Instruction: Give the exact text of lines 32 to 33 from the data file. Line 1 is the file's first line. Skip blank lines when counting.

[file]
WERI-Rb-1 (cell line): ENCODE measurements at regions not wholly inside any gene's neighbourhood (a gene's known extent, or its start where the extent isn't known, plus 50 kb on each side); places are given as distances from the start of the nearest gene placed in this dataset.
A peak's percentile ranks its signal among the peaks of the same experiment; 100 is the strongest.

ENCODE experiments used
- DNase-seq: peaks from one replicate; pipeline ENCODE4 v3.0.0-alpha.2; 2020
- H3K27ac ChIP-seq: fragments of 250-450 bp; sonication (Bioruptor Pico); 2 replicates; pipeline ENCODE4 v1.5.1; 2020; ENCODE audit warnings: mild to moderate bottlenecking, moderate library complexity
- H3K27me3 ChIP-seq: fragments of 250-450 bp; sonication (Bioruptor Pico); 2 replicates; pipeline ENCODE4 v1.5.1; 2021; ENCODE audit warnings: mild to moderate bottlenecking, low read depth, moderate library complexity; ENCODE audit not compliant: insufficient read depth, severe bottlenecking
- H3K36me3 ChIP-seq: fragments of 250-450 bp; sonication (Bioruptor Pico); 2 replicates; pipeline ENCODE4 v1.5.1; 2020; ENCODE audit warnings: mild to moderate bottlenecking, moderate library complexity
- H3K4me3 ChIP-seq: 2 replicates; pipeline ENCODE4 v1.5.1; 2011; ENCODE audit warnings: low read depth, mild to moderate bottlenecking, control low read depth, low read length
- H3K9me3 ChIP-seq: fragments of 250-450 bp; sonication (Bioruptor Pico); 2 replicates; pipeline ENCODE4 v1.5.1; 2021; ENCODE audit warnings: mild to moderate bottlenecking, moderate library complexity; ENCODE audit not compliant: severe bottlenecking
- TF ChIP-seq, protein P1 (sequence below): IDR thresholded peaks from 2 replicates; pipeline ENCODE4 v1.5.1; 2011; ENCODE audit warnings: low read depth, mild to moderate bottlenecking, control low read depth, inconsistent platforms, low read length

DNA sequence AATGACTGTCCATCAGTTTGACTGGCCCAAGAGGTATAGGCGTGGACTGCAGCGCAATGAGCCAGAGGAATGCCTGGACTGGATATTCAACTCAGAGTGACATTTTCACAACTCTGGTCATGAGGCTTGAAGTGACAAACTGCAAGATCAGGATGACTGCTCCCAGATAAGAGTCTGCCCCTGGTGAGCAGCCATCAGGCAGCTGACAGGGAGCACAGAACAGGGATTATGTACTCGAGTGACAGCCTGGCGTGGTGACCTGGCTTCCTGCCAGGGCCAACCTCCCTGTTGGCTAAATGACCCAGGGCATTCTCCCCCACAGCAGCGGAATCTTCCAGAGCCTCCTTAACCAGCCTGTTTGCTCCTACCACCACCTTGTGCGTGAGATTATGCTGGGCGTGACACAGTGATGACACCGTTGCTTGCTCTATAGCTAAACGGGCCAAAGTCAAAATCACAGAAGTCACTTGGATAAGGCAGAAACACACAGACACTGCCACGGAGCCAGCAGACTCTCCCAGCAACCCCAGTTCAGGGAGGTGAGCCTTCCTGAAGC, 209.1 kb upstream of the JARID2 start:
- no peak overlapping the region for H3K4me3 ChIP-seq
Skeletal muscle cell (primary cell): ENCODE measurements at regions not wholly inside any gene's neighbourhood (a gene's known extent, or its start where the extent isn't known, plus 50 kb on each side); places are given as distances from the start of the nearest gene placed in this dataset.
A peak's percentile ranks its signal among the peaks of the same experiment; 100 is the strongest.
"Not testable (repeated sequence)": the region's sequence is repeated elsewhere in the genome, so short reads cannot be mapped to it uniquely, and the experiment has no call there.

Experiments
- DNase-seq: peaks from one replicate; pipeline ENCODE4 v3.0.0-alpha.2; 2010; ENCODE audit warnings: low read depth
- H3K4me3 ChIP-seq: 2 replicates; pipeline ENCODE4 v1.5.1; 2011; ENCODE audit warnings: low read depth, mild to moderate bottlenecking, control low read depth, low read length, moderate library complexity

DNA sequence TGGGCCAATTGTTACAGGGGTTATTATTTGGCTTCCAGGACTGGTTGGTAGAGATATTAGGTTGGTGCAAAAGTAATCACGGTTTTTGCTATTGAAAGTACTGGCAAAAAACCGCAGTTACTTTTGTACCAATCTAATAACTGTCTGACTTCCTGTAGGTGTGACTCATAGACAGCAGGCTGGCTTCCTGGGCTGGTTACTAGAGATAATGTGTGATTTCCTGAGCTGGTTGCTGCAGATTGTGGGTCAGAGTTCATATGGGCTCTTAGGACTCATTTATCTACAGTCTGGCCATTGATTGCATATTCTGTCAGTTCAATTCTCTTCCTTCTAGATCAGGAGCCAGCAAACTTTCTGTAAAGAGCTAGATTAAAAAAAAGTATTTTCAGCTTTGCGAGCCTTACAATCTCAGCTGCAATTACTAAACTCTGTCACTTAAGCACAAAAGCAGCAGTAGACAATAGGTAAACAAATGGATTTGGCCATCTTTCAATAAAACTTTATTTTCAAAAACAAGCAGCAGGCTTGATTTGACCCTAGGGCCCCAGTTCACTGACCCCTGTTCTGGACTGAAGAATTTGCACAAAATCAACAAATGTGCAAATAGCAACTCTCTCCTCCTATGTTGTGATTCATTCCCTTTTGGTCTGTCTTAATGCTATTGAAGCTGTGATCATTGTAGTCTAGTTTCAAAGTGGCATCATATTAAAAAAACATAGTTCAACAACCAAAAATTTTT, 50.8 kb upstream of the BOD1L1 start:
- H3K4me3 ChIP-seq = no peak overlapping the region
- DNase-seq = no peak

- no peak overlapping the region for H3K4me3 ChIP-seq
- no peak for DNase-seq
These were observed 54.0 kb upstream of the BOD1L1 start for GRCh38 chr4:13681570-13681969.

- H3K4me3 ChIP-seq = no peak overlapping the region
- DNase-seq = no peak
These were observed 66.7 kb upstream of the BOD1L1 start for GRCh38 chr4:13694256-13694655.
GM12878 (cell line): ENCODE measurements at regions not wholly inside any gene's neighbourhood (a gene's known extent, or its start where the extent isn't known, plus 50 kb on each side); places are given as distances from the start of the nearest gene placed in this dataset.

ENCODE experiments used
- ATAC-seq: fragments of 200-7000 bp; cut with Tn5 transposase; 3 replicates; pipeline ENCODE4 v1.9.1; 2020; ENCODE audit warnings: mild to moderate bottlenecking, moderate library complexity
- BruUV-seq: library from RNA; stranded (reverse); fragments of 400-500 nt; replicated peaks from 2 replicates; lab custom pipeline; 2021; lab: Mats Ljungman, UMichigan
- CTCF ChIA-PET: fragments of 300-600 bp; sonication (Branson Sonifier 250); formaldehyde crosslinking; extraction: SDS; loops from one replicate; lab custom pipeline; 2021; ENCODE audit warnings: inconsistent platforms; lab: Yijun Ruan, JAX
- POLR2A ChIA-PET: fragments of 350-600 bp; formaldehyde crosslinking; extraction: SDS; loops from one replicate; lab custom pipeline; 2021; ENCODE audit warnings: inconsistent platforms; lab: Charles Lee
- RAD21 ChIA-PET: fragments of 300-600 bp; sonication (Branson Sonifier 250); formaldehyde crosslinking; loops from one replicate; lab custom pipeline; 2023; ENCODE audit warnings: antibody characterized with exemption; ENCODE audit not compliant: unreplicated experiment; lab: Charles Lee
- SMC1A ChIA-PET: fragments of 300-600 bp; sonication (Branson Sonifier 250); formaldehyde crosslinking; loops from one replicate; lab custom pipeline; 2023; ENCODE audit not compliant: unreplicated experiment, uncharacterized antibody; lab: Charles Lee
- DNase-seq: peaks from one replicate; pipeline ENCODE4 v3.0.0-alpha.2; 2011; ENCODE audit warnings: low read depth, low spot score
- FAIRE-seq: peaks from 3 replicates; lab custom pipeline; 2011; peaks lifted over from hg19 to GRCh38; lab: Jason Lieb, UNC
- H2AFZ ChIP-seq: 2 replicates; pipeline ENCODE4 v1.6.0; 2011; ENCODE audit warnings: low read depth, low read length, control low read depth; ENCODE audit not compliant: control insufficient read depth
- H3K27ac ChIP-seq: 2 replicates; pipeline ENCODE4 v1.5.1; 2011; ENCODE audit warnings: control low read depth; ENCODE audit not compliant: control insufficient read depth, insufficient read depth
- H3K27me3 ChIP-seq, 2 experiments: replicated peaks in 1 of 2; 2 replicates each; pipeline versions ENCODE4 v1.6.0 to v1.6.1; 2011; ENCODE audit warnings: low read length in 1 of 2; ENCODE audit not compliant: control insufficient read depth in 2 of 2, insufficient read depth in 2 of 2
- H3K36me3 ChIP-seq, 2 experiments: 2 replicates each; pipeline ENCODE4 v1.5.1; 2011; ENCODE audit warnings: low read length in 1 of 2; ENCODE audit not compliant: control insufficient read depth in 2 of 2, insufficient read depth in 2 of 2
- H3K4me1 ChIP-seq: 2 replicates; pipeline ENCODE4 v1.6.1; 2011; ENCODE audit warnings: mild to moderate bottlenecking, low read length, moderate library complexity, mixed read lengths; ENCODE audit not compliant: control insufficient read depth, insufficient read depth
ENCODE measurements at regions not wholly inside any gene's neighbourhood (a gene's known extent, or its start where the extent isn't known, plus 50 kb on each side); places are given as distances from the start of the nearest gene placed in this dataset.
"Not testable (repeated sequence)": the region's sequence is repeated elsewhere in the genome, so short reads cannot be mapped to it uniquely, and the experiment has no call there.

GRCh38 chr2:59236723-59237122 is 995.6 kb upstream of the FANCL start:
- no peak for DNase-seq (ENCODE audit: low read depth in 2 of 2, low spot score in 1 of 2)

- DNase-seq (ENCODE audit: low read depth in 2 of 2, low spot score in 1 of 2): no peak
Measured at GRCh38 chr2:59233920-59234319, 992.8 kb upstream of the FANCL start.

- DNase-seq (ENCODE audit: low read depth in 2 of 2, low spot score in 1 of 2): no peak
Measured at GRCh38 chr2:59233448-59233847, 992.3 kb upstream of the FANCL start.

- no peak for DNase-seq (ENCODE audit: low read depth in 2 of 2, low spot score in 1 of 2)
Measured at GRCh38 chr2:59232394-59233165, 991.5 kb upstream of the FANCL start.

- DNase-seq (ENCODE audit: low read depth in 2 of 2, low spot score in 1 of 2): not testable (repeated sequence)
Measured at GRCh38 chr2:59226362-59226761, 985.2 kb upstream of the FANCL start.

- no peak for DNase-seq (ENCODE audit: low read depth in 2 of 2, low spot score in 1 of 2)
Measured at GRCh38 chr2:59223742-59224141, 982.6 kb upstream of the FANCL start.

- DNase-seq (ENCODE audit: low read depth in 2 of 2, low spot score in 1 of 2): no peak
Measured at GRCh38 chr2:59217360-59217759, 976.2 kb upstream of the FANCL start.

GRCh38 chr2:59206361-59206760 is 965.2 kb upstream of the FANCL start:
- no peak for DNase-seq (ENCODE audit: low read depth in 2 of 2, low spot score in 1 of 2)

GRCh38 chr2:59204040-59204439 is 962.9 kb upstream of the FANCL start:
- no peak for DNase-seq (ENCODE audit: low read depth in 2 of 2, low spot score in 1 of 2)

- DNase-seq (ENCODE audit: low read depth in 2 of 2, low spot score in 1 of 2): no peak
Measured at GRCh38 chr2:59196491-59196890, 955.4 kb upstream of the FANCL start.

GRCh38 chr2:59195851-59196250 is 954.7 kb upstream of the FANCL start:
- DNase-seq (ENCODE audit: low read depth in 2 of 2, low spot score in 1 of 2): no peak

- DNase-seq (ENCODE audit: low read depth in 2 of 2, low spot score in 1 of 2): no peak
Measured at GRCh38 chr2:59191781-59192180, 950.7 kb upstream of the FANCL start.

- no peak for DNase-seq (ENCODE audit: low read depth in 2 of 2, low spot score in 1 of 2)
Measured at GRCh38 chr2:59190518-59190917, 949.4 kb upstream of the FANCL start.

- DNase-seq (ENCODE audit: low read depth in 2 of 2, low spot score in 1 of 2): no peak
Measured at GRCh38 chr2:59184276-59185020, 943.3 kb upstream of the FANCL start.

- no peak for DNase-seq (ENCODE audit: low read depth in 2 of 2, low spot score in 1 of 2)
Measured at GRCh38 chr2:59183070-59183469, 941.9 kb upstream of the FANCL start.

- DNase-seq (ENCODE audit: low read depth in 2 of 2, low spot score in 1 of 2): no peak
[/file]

- CTCF ChIA-PET: fragments of 300-600 bp; sonication (Branson Sonifier 250); formaldehyde crosslinking; extraction: SDS; loops from one replicate; lab custom pipeline; 2021; ENCODE audit warnings: inconsistent platforms; lab: Yijun Ruan, JAX
- POLR2A ChIA-PET: fragments of 350-600 bp; formaldehyde crosslinking; extraction: SDS; loops from one replicate; lab custom pipeline; 2021; ENCODE audit warnings: inconsistent platforms; lab: Charles Lee